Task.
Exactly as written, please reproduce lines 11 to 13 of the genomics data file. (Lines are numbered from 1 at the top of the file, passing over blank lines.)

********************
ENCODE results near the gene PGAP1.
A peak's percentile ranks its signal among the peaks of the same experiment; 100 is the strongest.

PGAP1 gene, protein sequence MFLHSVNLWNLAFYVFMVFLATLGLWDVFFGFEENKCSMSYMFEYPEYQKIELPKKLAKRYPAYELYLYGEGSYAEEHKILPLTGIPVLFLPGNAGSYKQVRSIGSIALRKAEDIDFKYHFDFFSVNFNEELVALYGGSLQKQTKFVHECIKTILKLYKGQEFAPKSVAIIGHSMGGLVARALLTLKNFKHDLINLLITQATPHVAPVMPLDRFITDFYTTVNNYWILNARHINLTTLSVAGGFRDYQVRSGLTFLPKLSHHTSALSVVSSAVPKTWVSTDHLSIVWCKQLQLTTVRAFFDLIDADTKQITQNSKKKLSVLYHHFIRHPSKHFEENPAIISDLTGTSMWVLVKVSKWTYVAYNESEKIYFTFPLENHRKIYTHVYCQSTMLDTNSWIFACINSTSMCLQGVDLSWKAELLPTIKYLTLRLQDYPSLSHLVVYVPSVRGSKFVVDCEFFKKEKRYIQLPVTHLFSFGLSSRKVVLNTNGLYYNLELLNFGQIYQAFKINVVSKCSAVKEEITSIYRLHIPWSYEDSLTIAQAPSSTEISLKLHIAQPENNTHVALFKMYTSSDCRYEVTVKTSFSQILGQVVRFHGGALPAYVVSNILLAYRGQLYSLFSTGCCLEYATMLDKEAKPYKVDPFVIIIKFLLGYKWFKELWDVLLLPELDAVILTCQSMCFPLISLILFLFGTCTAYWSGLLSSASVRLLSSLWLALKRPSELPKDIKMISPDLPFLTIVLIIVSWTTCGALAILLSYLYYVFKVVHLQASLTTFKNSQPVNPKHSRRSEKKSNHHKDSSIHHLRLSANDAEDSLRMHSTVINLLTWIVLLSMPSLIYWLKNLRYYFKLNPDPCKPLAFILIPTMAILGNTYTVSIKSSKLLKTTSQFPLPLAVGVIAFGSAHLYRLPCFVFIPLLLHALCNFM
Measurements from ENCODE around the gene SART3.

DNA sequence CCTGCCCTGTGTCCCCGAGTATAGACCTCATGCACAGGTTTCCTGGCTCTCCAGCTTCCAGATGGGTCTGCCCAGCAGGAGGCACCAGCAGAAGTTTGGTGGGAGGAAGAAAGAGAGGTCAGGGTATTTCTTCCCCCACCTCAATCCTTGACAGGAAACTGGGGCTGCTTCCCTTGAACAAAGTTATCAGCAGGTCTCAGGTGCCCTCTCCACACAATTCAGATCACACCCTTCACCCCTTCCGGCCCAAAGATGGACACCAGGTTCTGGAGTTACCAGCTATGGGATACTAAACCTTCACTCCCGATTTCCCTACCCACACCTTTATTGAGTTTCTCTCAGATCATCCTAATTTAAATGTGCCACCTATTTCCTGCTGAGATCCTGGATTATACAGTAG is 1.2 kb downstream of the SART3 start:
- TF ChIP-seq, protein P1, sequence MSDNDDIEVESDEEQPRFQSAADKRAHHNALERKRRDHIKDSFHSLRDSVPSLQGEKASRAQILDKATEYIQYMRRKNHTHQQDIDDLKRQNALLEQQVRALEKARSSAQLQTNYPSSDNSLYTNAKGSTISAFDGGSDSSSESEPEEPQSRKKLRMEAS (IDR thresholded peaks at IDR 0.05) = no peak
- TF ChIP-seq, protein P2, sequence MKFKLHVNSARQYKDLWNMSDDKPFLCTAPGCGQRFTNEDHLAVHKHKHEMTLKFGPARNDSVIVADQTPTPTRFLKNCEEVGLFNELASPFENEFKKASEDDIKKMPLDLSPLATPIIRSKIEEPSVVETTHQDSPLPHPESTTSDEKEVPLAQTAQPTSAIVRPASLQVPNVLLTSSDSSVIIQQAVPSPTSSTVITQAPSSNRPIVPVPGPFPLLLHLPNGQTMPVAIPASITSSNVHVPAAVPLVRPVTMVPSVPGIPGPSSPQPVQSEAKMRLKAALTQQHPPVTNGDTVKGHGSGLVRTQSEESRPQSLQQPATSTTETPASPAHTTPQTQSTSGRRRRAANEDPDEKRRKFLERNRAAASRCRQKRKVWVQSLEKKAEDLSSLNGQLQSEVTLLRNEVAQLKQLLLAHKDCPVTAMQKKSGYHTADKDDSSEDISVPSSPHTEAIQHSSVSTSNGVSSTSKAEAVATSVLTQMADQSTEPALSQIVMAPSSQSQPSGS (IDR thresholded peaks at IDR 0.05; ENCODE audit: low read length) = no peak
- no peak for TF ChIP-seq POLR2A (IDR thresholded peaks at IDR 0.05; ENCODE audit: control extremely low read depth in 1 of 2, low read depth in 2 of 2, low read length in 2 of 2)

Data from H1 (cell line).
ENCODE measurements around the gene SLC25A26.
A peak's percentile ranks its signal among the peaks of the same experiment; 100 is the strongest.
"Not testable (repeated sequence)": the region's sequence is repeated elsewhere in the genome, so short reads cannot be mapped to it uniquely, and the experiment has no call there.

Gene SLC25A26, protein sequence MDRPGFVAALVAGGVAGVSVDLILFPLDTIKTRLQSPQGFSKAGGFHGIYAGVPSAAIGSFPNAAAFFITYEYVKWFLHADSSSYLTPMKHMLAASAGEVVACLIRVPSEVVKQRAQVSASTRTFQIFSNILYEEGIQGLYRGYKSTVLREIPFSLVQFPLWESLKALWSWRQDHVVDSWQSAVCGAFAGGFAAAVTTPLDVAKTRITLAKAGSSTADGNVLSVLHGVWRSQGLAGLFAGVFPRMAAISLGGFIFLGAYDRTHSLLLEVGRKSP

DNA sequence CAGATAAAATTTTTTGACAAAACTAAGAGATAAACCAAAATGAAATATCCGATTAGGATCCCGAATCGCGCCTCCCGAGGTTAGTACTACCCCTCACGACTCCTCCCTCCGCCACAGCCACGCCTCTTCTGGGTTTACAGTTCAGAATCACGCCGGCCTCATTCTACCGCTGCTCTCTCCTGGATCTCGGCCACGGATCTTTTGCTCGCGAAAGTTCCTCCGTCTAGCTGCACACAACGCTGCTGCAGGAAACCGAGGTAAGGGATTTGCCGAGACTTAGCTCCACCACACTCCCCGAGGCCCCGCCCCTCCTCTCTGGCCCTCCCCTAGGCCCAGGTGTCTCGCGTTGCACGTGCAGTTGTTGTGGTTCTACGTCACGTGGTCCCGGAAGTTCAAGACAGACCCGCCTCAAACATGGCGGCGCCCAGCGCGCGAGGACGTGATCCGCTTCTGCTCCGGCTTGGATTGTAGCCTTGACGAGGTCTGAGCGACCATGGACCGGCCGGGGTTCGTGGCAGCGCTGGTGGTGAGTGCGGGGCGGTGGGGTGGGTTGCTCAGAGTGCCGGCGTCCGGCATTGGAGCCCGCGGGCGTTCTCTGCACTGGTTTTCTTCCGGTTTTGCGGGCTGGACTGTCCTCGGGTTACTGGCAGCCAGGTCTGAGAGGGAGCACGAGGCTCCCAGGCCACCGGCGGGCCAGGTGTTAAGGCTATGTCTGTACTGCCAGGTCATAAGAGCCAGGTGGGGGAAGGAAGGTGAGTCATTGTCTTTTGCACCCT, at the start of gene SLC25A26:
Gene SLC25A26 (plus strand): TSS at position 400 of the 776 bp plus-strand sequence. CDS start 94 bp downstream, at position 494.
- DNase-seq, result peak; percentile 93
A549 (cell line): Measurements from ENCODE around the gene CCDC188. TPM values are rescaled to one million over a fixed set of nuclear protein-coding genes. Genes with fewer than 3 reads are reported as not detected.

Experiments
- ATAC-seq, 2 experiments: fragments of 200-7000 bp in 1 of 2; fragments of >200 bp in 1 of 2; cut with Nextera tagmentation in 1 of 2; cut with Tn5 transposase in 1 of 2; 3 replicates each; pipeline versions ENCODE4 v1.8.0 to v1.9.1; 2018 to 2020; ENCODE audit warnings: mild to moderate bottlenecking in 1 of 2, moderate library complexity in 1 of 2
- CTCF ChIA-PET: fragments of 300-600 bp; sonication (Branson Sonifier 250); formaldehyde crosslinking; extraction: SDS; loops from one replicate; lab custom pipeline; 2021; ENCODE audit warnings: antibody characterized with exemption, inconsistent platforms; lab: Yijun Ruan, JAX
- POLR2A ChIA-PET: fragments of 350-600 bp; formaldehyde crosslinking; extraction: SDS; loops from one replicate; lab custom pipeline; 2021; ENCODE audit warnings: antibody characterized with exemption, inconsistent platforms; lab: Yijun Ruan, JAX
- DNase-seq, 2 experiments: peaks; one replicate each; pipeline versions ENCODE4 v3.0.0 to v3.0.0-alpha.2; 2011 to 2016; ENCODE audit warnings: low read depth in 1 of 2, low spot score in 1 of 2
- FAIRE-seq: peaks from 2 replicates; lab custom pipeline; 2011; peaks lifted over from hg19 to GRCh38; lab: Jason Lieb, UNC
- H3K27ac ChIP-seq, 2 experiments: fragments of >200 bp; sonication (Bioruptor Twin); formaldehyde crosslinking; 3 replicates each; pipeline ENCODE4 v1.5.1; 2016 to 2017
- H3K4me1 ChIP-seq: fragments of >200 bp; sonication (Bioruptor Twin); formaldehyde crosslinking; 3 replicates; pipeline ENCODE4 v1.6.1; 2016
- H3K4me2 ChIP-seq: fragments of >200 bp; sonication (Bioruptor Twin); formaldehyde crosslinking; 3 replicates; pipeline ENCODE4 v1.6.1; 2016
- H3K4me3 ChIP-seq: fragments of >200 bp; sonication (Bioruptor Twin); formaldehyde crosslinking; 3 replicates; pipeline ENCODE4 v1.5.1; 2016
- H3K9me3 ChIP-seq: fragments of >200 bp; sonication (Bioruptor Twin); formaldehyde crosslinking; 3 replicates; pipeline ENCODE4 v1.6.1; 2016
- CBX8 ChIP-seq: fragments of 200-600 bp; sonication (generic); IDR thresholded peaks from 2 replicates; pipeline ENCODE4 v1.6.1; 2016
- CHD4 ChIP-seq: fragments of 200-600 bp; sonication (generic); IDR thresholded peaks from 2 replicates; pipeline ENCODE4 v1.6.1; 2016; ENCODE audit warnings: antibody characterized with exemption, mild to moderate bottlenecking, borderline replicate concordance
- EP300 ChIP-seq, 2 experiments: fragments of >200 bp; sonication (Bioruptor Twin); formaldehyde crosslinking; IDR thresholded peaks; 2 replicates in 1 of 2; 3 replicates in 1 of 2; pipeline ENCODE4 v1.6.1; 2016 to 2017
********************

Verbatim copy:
A peak's percentile ranks its signal among the peaks of the same experiment; 100 is the strongest.
"Not testable (repeated sequence)": the region's sequence is repeated elsewhere in the genome, so short reads cannot be mapped to it uniquely, and the experiment has no call there.

Gene SLC25A26, protein sequence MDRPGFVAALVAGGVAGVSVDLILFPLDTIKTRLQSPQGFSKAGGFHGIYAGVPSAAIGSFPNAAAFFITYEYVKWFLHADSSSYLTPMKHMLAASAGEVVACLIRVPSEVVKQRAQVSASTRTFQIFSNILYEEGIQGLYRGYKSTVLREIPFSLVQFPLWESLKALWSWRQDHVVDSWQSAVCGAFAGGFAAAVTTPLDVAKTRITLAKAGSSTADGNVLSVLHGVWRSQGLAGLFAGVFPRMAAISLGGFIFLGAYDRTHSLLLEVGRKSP